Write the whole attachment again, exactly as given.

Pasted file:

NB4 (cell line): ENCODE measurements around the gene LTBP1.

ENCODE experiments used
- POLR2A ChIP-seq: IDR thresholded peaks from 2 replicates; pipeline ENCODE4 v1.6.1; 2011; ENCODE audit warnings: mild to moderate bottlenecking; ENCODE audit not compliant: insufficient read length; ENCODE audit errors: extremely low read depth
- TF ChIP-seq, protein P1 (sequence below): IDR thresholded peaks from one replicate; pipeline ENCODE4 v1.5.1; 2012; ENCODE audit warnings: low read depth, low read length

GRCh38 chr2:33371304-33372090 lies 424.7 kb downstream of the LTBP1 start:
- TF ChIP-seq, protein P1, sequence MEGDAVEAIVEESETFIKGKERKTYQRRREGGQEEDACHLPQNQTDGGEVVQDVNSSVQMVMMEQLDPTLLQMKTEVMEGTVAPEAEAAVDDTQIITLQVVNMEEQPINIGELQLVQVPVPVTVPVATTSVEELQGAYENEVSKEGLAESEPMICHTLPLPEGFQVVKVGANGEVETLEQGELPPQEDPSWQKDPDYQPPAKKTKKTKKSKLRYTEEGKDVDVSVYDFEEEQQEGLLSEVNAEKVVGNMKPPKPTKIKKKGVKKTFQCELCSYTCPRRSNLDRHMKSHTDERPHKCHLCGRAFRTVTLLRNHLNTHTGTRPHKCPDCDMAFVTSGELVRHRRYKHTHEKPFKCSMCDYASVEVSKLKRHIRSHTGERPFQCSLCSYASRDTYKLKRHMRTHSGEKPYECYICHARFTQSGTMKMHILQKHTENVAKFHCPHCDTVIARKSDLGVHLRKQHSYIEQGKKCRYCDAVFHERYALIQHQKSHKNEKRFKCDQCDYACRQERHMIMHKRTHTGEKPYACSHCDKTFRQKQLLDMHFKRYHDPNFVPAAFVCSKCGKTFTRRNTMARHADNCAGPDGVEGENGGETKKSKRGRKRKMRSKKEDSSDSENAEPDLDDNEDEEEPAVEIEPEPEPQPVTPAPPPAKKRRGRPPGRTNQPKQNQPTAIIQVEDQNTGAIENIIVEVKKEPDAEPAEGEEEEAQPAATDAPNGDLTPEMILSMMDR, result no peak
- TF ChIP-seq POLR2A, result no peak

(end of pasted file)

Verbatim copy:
NB4 (cell line): ENCODE measurements around the gene LTBP1.

ENCODE experiments used
- POLR2A ChIP-seq: IDR thresholded peaks from 2 replicates; pipeline ENCODE4 v1.6.1; 2011; ENCODE audit warnings: mild to moderate bottlenecking; ENCODE audit not compliant: insufficient read length; ENCODE audit errors: extremely low read depth
- TF ChIP-seq, protein P1 (sequence below): IDR thresholded peaks from one replicate; pipeline ENCODE4 v1.5.1; 2012; ENCODE audit warnings: low read depth, low read length

GRCh38 chr2:33371304-33372090 lies 424.7 kb downstream of the LTBP1 start:
- TF ChIP-seq, protein P1, sequence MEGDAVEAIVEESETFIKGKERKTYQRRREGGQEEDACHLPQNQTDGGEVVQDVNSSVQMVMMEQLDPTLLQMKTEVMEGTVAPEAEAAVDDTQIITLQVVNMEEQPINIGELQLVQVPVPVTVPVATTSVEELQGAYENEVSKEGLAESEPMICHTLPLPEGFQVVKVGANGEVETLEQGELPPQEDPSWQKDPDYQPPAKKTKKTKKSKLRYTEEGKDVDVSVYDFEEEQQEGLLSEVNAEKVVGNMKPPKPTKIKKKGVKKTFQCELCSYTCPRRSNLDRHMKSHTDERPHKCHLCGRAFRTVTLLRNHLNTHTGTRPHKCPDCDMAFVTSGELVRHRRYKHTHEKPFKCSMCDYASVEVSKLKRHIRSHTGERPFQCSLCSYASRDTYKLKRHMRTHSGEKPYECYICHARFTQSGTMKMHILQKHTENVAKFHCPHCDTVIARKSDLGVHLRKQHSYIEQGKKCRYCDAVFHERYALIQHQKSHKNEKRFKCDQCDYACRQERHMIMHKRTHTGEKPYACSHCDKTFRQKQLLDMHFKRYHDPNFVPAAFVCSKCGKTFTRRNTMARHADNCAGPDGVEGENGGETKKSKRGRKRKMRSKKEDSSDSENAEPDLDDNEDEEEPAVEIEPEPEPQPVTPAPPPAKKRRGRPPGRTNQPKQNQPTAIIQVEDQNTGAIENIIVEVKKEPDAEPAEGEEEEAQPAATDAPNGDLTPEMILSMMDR, result no peak
- TF ChIP-seq POLR2A, result no peak